In today’s world of digital devices, it’s easy to find people having multiple devices. In that case, it becomes a task to keep them all in sync. For example, If I add a new contact on my phone, it should be “synced” to my laptop, or if I added a new email contact on my Gmail account, it should be synced to my phone address book. Same goes for photos clicked from my camera phone and emails sent from phone or tablet or laptop or desktop.
Few years earlier, people used to solve this synchronization problem by keeping a hard disk hooked up to the home network and all devices used to store everything there only, basically removing the need for synchronization altogether. However, in a bigger world, with networks spanning home/office/playground/convention hall/markets.. Rather, almost everywhere, the shared hard disk solution doesn’t work anymore.
Enter cloud paradigm, which provide a similar analogy to the shared hard disk solution, only that it’s a lot more than the shared hard disk. A cloud based solution works across platforms, across operating systems and across geographic boundaries. One can think of the cloud based solution as another device intelligent enough to take its own decisions for when and what to synchronize across which all devices.
Recently Steve Jobs introduced iCloud in a jam-packed auditorium in SF. In summary, it’s a service which allows Apple customers (having either of ipod, iphone, ipad or any type of Macbook/pro etc) to sync their contents to a central location on cloud. The benefit is the fact that you don’t have to keep synchronizing all your devices separately.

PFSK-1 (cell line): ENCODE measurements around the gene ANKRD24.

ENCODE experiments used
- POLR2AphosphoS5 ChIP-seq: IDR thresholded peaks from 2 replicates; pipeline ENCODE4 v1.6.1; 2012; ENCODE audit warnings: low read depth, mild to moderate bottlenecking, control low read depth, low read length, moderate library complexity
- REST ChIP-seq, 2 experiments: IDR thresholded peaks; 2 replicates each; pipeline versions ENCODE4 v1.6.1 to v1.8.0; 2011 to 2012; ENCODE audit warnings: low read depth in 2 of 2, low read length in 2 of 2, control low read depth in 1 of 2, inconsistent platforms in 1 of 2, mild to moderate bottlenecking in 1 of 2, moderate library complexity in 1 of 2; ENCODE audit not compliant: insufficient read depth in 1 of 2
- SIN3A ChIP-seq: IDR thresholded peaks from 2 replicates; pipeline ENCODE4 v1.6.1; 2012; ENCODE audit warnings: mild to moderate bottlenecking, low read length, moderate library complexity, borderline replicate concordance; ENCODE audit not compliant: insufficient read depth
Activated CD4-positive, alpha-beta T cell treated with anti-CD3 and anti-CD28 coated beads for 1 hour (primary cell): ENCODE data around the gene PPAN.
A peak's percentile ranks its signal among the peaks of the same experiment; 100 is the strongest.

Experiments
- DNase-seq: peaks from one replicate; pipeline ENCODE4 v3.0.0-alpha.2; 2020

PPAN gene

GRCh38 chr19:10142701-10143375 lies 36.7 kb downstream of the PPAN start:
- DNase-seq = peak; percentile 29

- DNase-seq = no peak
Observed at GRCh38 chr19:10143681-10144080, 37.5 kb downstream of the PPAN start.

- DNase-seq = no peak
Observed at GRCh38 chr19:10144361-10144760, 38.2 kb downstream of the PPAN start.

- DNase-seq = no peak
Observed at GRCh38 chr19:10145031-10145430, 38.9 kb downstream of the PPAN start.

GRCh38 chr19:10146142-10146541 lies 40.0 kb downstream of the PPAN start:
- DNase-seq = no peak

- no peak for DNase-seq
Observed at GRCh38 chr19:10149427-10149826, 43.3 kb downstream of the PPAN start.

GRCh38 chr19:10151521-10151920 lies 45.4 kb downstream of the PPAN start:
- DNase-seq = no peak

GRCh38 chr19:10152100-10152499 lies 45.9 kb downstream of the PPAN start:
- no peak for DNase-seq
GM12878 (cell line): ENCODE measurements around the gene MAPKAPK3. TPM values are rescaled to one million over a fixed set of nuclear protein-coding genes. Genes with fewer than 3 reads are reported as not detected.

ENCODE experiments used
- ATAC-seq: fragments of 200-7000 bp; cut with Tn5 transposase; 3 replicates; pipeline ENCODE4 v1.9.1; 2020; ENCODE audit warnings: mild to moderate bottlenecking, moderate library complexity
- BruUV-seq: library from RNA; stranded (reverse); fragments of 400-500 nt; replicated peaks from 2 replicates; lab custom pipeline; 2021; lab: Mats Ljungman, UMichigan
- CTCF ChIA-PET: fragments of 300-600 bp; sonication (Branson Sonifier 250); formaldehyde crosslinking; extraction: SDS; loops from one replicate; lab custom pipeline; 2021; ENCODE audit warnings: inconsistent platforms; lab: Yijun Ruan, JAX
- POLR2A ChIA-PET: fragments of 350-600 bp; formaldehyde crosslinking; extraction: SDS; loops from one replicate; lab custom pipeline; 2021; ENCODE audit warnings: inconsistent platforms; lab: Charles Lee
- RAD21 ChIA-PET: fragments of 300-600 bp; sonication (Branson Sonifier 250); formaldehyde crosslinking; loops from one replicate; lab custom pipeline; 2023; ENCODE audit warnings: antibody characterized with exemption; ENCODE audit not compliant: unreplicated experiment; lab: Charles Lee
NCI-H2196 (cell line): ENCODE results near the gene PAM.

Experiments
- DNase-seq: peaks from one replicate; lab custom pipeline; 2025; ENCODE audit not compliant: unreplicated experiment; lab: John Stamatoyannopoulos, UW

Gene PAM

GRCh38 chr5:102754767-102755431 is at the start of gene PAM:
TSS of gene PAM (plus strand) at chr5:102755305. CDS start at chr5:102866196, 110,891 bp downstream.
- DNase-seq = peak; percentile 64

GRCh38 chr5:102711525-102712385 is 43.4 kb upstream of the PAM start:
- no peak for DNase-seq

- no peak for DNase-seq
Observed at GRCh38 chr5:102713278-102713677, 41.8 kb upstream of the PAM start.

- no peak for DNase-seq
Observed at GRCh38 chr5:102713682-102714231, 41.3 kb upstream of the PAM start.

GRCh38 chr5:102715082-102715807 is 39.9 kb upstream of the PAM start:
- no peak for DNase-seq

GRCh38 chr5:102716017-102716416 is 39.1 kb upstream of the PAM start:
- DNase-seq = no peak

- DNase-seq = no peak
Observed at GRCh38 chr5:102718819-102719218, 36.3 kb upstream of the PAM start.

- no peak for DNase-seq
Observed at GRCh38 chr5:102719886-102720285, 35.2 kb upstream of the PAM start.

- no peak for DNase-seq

It so turns out that there are other vendors either providing or working towards providing similar functionality, “Ubuntu One” being one such service. As of today, Ubuntu-One provides music streaming. Music on cloud is also provided by Apple.
Ubuntu-One has taken another step towards providing this cloud based synchronization, that of including android in their supported platforms. Basically, Ubuntu-One supports both iPhone and android devices in the sync service. Though Ubuntu-One service is in its infancy still, it sure promises to be a lot more in future, given that there is now a serious competitor to the idea, and that they are open to more platforms
Ubuntu-One is a paid service with first month complementary service. Though its not sky high pricing, its going to be challenged now, since iCloud provides similar services (contacts sync) for free. Apple’s package has just came out and the pricing is bundled together with iOS 5 upgrade. However, for Ubuntu-One, the pricing is relatively clearly visible, at $3.99 a month.
It’s going to be very interesting to see how these services evolve going forward.